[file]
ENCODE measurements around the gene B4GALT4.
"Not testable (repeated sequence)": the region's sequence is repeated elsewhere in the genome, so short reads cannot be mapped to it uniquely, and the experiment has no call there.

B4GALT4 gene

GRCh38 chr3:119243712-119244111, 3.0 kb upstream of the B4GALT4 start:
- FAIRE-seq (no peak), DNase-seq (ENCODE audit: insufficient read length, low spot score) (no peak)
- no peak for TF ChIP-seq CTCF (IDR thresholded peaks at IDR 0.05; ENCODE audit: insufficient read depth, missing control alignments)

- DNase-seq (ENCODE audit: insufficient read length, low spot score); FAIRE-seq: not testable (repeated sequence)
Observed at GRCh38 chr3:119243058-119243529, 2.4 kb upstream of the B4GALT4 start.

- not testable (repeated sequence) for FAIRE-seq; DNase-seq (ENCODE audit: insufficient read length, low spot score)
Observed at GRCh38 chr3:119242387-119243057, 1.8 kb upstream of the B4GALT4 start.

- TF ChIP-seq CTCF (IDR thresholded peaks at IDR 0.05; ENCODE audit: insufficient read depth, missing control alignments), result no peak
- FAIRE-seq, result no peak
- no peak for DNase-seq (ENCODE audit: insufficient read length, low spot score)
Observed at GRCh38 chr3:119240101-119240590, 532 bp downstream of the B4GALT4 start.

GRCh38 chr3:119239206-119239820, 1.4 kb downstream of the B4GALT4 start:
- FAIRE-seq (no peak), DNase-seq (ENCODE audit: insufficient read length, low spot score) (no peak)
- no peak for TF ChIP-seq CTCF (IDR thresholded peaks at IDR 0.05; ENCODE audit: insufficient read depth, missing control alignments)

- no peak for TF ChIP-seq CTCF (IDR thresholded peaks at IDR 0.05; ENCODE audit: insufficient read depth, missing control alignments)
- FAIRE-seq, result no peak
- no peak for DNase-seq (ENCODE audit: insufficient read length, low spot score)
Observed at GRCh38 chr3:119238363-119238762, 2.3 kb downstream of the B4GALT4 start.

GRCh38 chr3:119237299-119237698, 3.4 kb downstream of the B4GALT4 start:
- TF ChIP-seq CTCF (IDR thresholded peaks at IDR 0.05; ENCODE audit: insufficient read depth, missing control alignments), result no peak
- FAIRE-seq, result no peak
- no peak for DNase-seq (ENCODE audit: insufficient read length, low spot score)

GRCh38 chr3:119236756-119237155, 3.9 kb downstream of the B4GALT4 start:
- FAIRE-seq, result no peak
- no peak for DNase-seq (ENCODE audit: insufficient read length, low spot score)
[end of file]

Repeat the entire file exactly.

ENCODE measurements around the gene B4GALT4.
"Not testable (repeated sequence)": the region's sequence is repeated elsewhere in the genome, so short reads cannot be mapped to it uniquely, and the experiment has no call there.

B4GALT4 gene

GRCh38 chr3:119243712-119244111, 3.0 kb upstream of the B4GALT4 start:
- FAIRE-seq (no peak), DNase-seq (ENCODE audit: insufficient read length, low spot score) (no peak)
- no peak for TF ChIP-seq CTCF (IDR thresholded peaks at IDR 0.05; ENCODE audit: insufficient read depth, missing control alignments)

- DNase-seq (ENCODE audit: insufficient read length, low spot score); FAIRE-seq: not testable (repeated sequence)
Observed at GRCh38 chr3:119243058-119243529, 2.4 kb upstream of the B4GALT4 start.

- not testable (repeated sequence) for FAIRE-seq; DNase-seq (ENCODE audit: insufficient read length, low spot score)
Observed at GRCh38 chr3:119242387-119243057, 1.8 kb upstream of the B4GALT4 start.

- TF ChIP-seq CTCF (IDR thresholded peaks at IDR 0.05; ENCODE audit: insufficient read depth, missing control alignments), result no peak
- FAIRE-seq, result no peak
- no peak for DNase-seq (ENCODE audit: insufficient read length, low spot score)
Observed at GRCh38 chr3:119240101-119240590, 532 bp downstream of the B4GALT4 start.

GRCh38 chr3:119239206-119239820, 1.4 kb downstream of the B4GALT4 start:
- FAIRE-seq (no peak), DNase-seq (ENCODE audit: insufficient read length, low spot score) (no peak)
- no peak for TF ChIP-seq CTCF (IDR thresholded peaks at IDR 0.05; ENCODE audit: insufficient read depth, missing control alignments)

- no peak for TF ChIP-seq CTCF (IDR thresholded peaks at IDR 0.05; ENCODE audit: insufficient read depth, missing control alignments)
- FAIRE-seq, result no peak
- no peak for DNase-seq (ENCODE audit: insufficient read length, low spot score)
Observed at GRCh38 chr3:119238363-119238762, 2.3 kb downstream of the B4GALT4 start.

GRCh38 chr3:119237299-119237698, 3.4 kb downstream of the B4GALT4 start:
- TF ChIP-seq CTCF (IDR thresholded peaks at IDR 0.05; ENCODE audit: insufficient read depth, missing control alignments), result no peak
- FAIRE-seq, result no peak
- no peak for DNase-seq (ENCODE audit: insufficient read length, low spot score)

GRCh38 chr3:119236756-119237155, 3.9 kb downstream of the B4GALT4 start:
- FAIRE-seq, result no peak
- no peak for DNase-seq (ENCODE audit: insufficient read length, low spot score)